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Action video game modifies visual selective attention



As video-game playing has become a ubiquitous activity in today's society, it is worth considering its potential consequences on perceptual and motor skills. It is well known that exposing an organism to an altered visual environment often results in modification of the visual system of the organism. The field of perceptual learning provides many examples of training-induced increases in performance. But perceptual learning, when it occurs, tends to be specific to the trained task; that is, generalization to new tasks is rarely found1,2,3,4,5,6,7,8,9,10. Here we show, by contrast, that action-video-game playing is capable of altering a range of visual skills. Four experiments establish changes in different aspects of visual attention in habitual video-game players as compared with non-video-game players. In a fifth experiment, non-players trained on an action video game show marked improvement from their pre-training abilities, thereby establishing the role of playing in this effect.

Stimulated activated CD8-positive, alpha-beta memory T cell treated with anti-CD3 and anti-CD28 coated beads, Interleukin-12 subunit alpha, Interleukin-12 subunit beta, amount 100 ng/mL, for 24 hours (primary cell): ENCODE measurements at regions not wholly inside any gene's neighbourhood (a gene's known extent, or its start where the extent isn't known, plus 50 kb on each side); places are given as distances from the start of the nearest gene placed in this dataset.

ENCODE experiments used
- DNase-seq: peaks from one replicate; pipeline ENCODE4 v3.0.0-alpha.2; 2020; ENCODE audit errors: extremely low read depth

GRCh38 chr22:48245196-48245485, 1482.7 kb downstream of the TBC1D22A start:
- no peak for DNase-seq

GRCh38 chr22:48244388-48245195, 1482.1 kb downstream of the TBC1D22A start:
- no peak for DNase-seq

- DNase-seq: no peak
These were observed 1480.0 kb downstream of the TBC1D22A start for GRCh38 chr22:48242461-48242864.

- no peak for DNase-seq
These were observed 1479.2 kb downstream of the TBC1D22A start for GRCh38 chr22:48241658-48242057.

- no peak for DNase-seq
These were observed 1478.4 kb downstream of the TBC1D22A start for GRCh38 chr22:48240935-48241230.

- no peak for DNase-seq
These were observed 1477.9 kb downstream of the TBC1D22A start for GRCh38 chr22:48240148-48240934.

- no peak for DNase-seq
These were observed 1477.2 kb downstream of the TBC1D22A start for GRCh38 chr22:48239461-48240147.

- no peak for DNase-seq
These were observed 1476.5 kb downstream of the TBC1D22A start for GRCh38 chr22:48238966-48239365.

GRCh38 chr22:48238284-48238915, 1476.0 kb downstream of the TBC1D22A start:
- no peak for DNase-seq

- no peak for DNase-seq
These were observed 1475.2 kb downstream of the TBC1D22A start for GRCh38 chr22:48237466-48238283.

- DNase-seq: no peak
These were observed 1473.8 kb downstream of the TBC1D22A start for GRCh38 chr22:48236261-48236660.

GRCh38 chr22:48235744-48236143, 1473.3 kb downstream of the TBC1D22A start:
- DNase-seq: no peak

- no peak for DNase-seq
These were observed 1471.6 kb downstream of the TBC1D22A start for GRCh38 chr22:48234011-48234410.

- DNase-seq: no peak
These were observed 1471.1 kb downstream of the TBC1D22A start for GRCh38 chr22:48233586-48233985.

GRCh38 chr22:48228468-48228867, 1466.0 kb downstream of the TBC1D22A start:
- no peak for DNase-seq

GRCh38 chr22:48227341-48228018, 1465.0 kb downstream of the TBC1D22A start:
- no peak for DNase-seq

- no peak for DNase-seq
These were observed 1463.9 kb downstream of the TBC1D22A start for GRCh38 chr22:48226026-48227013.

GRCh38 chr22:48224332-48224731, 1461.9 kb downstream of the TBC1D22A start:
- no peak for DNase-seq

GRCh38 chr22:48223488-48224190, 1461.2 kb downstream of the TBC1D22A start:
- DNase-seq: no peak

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We thank T. Monacelli, D. McColgin, J. Cohen and K. Schneider for help with subjects and software support; and R. Aslin, A. Pouget and D. Knill for feedback on the manuscript. This research was supported by the NIH and the James S. McDonnell-Pew Foundation.

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Competing interests

The authors declare that they have no competing financial interests.

Correspondence to Daphne Bavelier.

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Further reading

Figure 1: Measure of attentional resources.
Figure 2: Enumeration performance.
Figure 3: Measure of attention over space.
Figure 4: Measure of attention over time.
Figure 5: Performance before and after training.


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